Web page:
“No one entity can solve these challenges by itself,” Gerholdt says. “We need better coordination among the increasing constituency of decision-makers, as well as new and more ambitious forms of collaboration that cut across the typical public-private, industry, national, and regional boundaries.”

The MillerCoors’ partnership with TNC in Idaho is one example. Another takes place in the Dutch seaport city of Terneuzen. It’s a public-private partnership between The Dow Chemical Company, the city of Terneuzen, water company Evides and the Water Board Scheldestromen (governmental body responsible for protecting the Zeeland province of the Netherlands from floods). The initiative involves recycling municipal and industrial wastewater.

Recycling water in Terneuzen is an ideal solution especially when considering the city lacks in freshwater. And competing demands between the city’s big users-agriculture, industry and the city itself-has led to poor water management. Dow Terneuzen is the largest chemical processing plant outside of the US and the city’s biggest employer. Through the project, Dow Terneuzen accepts the city’s wastewater, has it purified by Evides and then uses it to generate steam and power its manufacturing facilities. The plant uses 30,000 cubic meters of wastewater in its operations a day.

Dow’s project is another win on both the water and energy front. Compared to the energy intensive desalination process the company would be using to create freshwater, Dow has reduced its energy use by 95%. And this energy reduction is the equivalent of reducing carbon emissions by 60,000 tons a year. By 2020, the chemical company is aiming to only use recycled wastewater in its operations at Terneuzen.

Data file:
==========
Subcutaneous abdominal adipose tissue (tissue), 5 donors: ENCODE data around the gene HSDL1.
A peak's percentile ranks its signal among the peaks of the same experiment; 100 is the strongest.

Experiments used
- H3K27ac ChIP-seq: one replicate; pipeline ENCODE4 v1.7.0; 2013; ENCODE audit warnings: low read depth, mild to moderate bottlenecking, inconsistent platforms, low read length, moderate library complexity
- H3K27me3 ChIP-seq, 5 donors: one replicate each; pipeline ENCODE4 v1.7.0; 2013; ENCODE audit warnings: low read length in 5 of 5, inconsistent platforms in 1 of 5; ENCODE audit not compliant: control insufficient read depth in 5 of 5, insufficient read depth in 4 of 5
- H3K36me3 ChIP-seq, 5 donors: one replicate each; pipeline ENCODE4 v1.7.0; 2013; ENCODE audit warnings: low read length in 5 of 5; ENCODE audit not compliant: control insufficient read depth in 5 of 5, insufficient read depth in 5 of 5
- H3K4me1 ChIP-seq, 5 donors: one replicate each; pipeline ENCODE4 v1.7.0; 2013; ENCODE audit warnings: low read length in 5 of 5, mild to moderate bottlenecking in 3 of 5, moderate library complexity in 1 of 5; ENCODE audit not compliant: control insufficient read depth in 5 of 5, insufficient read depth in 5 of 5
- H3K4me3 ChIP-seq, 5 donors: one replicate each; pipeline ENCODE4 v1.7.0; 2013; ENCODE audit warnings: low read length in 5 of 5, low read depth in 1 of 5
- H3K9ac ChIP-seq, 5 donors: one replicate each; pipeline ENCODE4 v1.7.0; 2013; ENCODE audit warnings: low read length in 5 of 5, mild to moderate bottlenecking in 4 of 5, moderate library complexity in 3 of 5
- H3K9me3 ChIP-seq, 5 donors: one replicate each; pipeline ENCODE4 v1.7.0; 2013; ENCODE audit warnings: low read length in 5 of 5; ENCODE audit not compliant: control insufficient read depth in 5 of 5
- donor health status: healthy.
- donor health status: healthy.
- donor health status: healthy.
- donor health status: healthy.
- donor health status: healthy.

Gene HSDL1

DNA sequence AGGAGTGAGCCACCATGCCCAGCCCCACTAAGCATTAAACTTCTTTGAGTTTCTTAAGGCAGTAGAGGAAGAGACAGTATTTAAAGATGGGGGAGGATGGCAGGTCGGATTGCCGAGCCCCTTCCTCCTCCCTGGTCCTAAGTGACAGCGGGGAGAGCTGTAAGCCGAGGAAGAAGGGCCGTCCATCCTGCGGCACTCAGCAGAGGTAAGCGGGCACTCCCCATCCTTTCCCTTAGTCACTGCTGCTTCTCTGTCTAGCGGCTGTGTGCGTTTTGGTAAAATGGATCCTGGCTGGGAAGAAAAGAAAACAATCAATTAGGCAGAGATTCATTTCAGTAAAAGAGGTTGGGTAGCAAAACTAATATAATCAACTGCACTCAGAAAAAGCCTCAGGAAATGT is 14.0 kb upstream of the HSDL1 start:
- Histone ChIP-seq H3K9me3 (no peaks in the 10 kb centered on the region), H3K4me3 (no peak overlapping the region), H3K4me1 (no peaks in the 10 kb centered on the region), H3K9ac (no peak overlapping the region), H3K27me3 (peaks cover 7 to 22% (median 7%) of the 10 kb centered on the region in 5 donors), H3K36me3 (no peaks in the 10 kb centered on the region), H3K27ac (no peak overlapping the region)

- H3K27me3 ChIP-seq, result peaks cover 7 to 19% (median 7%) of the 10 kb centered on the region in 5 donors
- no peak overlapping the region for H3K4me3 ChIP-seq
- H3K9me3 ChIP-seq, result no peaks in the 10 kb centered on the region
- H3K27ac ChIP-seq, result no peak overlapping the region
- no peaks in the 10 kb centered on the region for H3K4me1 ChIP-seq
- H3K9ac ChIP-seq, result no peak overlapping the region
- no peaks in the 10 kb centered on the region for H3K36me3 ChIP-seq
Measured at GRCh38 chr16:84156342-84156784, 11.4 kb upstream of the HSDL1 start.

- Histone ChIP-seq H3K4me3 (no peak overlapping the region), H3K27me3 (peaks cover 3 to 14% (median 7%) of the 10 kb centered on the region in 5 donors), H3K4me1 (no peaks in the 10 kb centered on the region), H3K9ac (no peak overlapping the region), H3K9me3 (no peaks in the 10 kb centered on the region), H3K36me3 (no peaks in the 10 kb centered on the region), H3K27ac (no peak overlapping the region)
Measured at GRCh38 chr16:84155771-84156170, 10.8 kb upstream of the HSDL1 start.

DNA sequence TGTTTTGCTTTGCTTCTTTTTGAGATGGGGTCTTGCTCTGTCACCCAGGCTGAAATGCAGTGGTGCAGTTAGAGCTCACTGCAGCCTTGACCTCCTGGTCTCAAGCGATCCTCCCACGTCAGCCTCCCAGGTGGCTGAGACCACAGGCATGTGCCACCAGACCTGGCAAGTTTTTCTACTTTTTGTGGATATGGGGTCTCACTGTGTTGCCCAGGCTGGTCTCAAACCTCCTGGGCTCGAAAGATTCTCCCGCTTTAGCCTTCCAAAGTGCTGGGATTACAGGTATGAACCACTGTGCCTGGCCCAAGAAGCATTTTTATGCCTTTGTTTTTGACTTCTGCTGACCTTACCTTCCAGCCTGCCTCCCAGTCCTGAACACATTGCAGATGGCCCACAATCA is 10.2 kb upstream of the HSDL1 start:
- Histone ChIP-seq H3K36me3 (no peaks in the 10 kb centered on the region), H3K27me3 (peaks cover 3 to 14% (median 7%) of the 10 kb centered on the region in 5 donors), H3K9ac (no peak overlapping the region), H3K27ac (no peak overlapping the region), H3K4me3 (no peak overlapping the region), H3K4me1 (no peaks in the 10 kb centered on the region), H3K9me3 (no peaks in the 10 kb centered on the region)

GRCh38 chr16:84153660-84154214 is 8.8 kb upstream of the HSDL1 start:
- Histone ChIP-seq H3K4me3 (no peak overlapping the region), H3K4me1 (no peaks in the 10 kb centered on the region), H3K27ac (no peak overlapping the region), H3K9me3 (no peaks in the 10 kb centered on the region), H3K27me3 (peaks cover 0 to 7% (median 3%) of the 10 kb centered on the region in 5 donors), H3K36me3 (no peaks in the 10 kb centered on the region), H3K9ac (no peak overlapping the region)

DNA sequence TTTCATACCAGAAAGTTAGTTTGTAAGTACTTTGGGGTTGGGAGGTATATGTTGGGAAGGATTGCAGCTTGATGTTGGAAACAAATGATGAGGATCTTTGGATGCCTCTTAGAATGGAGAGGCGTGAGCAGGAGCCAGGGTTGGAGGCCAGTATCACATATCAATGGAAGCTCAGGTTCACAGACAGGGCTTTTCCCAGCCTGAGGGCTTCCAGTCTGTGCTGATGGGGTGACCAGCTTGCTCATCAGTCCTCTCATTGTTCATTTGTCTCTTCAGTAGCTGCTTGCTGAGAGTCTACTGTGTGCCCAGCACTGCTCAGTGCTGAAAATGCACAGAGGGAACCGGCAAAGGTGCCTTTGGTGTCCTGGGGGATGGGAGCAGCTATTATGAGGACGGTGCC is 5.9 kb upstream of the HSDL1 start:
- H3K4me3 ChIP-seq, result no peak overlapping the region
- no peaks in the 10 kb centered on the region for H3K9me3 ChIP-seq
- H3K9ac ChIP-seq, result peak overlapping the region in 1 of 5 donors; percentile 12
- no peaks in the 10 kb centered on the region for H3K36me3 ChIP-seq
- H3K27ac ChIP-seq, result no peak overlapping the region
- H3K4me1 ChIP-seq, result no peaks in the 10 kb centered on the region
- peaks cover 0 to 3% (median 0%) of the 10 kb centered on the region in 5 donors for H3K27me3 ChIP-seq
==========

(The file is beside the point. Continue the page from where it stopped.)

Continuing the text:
Sharing is Caring

The Accelerating Sustainability forum should be an ideal platform for these different sectors to share their insights and success stores as well as learn about other approaches. It can provide businesses with the insight and knowledge they need to implement similar strategies into their own operations.

Gertholdt says, “There is a lot to be gained from sharing what’s worked so we can build off each other’s successes to meet and manage the growing global demand for energy and water that is sustainable, secure and affordable.”

 

Kelli Barrett is a freelance writer and editorial assistant at Ecosystem Marketplace. She can be reached at kbarrett@ecosystemmarkeptplace.com.